The Pickett Pond landscaping–pond and grass / trees–is something that could be taken to other projects.
The pieces for the landscape: A picture frame nailed to a wooden base, foam core, and printed art.
First I cut the foam core along the line shown in the previous photo. Core pieces are stacked, glued, clamped.
Foam core in place in the frame and painted black.
Foil fitted around the pond area to keep the casting resin from leaking around the frame.
The artwork is a print on heavy paper in shades of dark blue and gray to resemble the bottom of a pond. It has a 1/4 inch lip on the straight sides which I folded up and creased.
A tab wraps around the corner to keep the art piece stable.
Fitting the art piece into place in the pond.
Before the pond is poured, the shore is made from paperclay and a mold.
The mold makes a rough stone wall, which I then enhanced with rolled up pieces of paper clay.
The paper clay covers all the rough edges of the foam core and hides the foil.
Front steps are flattened stones of paper clay.
I painted the paper clay with several thin washes of gray, then by dry-brushing burnt umber and gray on random stones.
The bottom of the posts are also touched with green (the pond has already been poured here, but I painted the posts beforehand.)
Weathering the posts: The posts (1/4″ wood strips) were first painted white, then scraped with the blade of an X-acto saw to wear them. Then I brushed them with light washes of gray, and before installing, dry-brushed them with green paint.
I used Easy Cast clear casting epoxy to make the pond. I used 4 oz (2 oz of casting liquid and 2 oz of hardener mixed together in a cup). Easy Cast can be found at Michaels and probably by mail order.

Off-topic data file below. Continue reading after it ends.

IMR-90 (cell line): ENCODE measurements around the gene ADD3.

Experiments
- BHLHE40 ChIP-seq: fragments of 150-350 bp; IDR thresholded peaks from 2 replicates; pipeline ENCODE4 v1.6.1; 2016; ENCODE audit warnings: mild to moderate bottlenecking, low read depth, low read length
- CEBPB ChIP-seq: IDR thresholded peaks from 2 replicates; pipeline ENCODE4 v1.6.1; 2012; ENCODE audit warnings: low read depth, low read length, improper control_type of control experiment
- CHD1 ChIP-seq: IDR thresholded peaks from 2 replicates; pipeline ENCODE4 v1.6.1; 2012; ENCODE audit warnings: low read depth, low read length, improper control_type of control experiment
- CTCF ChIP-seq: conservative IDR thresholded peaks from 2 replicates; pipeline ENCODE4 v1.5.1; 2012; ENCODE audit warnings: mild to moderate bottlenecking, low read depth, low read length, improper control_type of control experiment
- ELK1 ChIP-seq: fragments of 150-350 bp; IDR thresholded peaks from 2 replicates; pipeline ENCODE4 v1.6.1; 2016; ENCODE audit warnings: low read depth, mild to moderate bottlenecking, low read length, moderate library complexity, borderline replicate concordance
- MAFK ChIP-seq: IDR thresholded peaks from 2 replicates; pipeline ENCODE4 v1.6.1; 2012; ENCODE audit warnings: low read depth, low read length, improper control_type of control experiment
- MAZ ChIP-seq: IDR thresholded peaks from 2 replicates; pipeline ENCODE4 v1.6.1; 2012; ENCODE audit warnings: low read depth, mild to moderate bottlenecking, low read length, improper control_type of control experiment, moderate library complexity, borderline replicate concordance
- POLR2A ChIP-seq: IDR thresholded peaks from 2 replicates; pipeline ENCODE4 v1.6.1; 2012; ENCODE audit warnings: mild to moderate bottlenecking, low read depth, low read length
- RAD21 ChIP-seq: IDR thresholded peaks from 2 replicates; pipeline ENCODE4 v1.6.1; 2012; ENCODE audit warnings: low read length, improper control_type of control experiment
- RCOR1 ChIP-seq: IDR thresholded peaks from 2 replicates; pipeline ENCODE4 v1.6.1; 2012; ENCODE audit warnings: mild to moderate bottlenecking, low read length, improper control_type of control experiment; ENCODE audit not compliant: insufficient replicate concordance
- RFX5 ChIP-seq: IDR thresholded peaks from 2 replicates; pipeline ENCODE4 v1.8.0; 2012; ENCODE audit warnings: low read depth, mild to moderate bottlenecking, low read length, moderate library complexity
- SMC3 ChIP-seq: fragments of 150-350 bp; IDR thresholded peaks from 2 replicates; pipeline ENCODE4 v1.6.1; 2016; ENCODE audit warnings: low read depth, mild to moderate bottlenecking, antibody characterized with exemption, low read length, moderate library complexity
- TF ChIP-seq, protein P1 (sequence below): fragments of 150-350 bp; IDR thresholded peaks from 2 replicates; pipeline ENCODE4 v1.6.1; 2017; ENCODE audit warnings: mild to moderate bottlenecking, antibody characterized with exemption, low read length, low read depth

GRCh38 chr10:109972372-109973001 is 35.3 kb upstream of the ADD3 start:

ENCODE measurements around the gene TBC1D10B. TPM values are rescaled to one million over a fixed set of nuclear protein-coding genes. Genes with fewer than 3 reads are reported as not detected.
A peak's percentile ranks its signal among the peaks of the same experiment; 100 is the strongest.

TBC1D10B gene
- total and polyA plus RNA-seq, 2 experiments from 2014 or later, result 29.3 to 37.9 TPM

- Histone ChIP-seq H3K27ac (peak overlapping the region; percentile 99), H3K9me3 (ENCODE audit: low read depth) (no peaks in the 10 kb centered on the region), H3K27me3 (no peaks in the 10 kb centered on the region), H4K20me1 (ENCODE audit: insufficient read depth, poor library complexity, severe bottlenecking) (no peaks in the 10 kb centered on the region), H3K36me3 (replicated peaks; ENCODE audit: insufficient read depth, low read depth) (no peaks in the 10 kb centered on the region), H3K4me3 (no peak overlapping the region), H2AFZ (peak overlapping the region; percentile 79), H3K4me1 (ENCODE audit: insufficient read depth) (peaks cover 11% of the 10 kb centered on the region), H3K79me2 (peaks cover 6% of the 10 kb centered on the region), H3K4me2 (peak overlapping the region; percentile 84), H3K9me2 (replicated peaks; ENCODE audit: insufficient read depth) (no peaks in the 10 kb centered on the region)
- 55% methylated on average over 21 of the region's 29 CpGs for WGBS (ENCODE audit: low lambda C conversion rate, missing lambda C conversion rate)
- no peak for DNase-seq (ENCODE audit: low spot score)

Mix, mix, mix. Let set a minute to keep too many bubbles from forming, then pour.
The pour was very shallow, but with the painting beneath and the rocks sticking up, it looks much deeper. The resin has a nice shine, a good effect.
Right after I poured, I set the house in place, with the posts going into the pond, then let the pond dry and cure for 24 hours.
I didn’t photograph step by step of how I did the grass and so forth, but I used the thin chopped foam from railroad modeling as well as rr modeling ballast for the dirt (paths and between stones on steps). Spread glue on a small patch, pour on the green foam, press down, move on to next spot. Tap off excess after everything has dried and touch up bare spots.
The trees came with the kit, but I imagine they too can be found from rr modeling sites. Because the landscape base is foam core, it was easy to poke holes to “plant” the trees.
Clumpy green stuff was used to make bushes and brush.
There we have it. This is a cute little house, and I’m looking forward to decorating the interior.
I’ve since gone back to wallpaper and finish the inside of the Westville and do the front door, which I’ll post about soon.